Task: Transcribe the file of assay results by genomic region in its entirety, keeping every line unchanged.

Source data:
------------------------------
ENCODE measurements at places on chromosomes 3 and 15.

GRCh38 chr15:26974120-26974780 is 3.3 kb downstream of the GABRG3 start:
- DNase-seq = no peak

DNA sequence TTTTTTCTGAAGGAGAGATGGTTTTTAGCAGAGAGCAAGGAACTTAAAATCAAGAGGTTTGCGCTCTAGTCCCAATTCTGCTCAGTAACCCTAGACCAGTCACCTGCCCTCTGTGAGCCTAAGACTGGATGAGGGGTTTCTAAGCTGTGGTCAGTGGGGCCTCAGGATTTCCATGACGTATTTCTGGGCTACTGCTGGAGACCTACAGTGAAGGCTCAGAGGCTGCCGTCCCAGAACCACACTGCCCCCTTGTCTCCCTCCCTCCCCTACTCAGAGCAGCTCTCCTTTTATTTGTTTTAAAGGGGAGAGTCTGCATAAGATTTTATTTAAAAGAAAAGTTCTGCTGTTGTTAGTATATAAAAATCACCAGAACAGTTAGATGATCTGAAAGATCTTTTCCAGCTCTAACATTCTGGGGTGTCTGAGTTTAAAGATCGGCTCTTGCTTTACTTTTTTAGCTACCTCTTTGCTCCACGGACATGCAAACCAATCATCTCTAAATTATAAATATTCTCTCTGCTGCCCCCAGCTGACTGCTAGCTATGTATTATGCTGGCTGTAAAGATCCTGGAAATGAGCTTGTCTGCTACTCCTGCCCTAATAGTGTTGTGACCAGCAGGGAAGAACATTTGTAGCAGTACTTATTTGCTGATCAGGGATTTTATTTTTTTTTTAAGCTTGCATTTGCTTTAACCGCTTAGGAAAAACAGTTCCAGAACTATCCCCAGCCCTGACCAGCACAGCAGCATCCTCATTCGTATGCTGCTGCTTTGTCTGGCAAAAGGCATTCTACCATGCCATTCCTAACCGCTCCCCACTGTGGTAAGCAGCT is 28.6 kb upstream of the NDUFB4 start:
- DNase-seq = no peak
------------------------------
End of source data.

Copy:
ENCODE measurements at places on chromosomes 3 and 15.

GRCh38 chr15:26974120-26974780 is 3.3 kb downstream of the GABRG3 start:
- DNase-seq = no peak

DNA sequence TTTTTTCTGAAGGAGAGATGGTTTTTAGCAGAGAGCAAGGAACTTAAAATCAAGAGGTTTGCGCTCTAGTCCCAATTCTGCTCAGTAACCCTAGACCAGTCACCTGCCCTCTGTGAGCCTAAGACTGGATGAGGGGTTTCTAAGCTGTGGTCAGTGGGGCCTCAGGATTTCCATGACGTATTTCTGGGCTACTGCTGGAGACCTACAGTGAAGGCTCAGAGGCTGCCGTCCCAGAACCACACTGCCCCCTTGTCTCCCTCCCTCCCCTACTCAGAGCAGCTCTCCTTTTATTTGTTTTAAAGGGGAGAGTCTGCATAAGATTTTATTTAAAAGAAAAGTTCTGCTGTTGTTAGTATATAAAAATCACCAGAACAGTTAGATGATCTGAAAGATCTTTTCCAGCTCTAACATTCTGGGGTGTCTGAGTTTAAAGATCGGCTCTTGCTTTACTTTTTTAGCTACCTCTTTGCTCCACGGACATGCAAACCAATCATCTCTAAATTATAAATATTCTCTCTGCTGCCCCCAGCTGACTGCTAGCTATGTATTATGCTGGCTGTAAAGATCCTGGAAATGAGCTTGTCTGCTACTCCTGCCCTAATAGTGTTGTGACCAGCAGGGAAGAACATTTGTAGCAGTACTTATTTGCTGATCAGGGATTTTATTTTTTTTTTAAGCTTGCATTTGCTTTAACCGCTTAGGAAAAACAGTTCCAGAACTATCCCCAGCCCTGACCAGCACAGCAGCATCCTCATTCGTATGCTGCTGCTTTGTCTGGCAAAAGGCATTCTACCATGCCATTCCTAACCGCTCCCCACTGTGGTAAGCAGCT is 28.6 kb upstream of the NDUFB4 start:
- DNase-seq = no peak